Many of these fears are assuaged as soon as one sets foot into the Den Theater’s newly-opened space in Wicker Park. Trays of free Mediterranean snacks wait near the exits. A sign at the bar announces a bottomless cup of coffee for two dollars, which feels like a necessary companion with the day ahead to be measured not in hours but in seconds and thirds of caffeinated pours.
11:03am: Sean Graney introduces the show with a gregariousness verging on nervousness. It’s clear this is the culmination of several years of work.
The show opens on Prometheus, bound.
Heracles is wearing cargo shorts.
Mike breathes a sigh of relief.
The show gets off to a rollicking start providing ample inertia for a cautiously optimistic, near-capacity audience. In adapting the work Graney has made it more akin to the experience of attending the theater in ancient Greece. In part a feast, in part a spectacle. The language is both beautiful and base, filled with jokes and portentous omens, rife with lyrical meditations and maniacal tirades. While the voice is modernized for this retelling, the core meaning and classic utterances of each piece remain intact.
12:15am: Mike is pretty sure he saw some of these cast members on Tinder
12:18am: Ben finishes his first coffee.
Eurystheus: “A great weapon that so few use: Patience.”
Philoctetes: “Right now the world is as bright with injustice as when it sprang forth from chaos”
Graney has clearly poured a watchmaker’s patience and skill into the careful crafting of this work, cleverly aligning the 32 plays into a coherent whole. The framing device for this follows the trajectories of a re-imagined Hesperides, the mythical Seven Sisters, as they are cursed by Eurystheus (the Necromancer!) to die in order from oldest to youngest. The sisters, in this telling, are now made up of a collection of the most important female characters in the tragedies, from Glauce, who stole Jason from Medea; to Creusa, unwitting mother to Ion; Clytemnestra, wife of Agamemnon; even Helen, the beauty for whom the Trojan war is waged.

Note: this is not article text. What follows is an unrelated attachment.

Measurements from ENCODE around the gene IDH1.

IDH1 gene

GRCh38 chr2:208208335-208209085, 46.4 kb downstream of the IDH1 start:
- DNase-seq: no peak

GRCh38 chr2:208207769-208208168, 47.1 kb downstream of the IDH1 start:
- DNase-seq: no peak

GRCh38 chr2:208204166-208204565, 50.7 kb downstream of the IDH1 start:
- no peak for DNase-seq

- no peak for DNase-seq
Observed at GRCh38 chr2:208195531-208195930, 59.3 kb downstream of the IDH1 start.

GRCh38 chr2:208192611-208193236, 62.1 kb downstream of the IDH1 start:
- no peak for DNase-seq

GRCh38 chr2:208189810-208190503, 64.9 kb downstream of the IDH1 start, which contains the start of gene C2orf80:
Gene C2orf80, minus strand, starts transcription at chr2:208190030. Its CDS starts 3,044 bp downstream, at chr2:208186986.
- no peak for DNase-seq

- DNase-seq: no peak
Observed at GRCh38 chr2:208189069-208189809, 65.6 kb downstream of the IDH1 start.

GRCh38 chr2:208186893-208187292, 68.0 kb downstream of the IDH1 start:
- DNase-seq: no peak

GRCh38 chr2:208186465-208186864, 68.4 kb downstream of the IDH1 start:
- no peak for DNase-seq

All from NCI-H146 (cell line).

It is partly out of necessity that the changes are made to the extant plays, using the seven sisters as the thread to bind his tapestry together. It is an exercise of poetic license which is educational and engaging, even for those with the most threadbare understanding of the Greek canon. Yet it is more than that. The telling of these tales was traditionally done from memory, and changes made by a single teller would become canon within only a few spins of the yarn. So in altering them, they are changed, in the experience of the audience and perhaps in future retellings.
It also becomes ever apparent that this is not a set of disparate tales collected out of requirement, but a complete work; The story of an entire generation, of its progress and failures. The show begins in a time of chthonic monsters, of minotaurs, giant eagles, cyclopes, but we know that it cannot last. Soon the heroes become the monsters themselves, first through deception or magic, but later for much more nebulous reasons. For power, then for love, then last for revenge. Revenge only begets further revenge, we see, and if one escapes reprisal, surely madness are the only spoils to be had.